Cyber fraud hits WA estate agent

A Broome real estate agency is believed to have been the target of cyber-fraud with criminals reaping $50,000 after accessing the agency’s online banking system. It’s understood the fraudsters may have gained access to the agency’s computer system after a compromised email apparently allowed malicious software (or malware) to be installed.

The bank account details of one of the agency’s clients were changed on a ‘pre-entered list’ of recipients who receive regular payments. Three payments from the agency’s trust account totalling $50,000 were re-directed away from the intended bank account. It appears the account details were later changed back to the original, in the hope that the fraud would not be detected. The agency has since been reimbursed by their bank.

This recent cyber-theft which occurred in February followed a similar case in March last year when a Perth settlement agency had $50,000 in two BPay transactions taken from their trust account. In that case the suspicious transactions were detected early by the bank and the money was recovered.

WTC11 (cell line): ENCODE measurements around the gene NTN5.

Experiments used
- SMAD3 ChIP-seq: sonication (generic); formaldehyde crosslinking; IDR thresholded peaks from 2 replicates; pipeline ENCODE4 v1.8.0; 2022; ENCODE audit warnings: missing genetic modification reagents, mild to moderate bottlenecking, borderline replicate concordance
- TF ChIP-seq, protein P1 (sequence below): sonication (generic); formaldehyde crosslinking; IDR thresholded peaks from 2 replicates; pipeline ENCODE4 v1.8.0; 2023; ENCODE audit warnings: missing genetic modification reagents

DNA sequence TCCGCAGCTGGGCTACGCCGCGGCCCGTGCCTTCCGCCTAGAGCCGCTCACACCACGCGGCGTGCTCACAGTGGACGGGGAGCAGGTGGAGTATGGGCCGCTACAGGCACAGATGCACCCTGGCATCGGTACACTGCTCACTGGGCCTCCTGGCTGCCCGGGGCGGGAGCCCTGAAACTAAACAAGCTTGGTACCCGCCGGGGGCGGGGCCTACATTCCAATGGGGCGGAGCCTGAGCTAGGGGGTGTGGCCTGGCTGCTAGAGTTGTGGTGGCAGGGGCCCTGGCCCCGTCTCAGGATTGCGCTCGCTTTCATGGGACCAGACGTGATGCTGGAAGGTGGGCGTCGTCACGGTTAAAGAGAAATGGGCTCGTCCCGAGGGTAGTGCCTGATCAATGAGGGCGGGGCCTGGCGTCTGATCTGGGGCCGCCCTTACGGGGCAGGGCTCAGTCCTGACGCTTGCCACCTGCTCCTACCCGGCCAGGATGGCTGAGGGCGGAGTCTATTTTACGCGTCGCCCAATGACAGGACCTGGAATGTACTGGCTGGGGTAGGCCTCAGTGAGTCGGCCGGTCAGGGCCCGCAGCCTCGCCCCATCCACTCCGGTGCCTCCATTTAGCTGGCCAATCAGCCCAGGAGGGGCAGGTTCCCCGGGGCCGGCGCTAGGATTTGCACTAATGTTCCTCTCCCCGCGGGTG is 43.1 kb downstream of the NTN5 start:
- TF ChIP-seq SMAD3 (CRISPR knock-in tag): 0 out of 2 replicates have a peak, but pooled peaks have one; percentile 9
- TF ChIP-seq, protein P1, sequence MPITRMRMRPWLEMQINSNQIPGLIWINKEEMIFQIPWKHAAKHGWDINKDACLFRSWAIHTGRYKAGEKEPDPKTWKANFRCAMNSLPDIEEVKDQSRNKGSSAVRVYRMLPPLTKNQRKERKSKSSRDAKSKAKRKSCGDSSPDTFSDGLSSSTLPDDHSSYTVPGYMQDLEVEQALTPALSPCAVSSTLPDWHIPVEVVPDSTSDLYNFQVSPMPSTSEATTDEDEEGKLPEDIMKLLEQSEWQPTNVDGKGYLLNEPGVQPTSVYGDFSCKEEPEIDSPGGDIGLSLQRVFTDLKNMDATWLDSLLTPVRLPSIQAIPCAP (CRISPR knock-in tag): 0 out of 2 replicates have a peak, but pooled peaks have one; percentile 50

Commissioner for consumer protection Anne Driscoll warned real estate and settlement agents to be alert to this type of fraud and to have strict security protocols in place to avoid falling victim.

“While the property industry has been targeted in these cases, fraud of this kind can affect any business so it’s essential that businesses have procedures and protocols in place to prevent unauthorised access to their computer system and systems to detect malware,” Ms Driscoll said.

“Staff should be trained to ensure that suspicious emails are deleted immediately, attachments are never opened and links never activated. Having up-to-date anti-virus and anti-malware software is essential for any business. In light of these attempted frauds, it is our advice that real estate and settlement agents manually input bank account details of clients when making electronic bank payments, rather than relying on the accuracy of details in pre-entered lists.”

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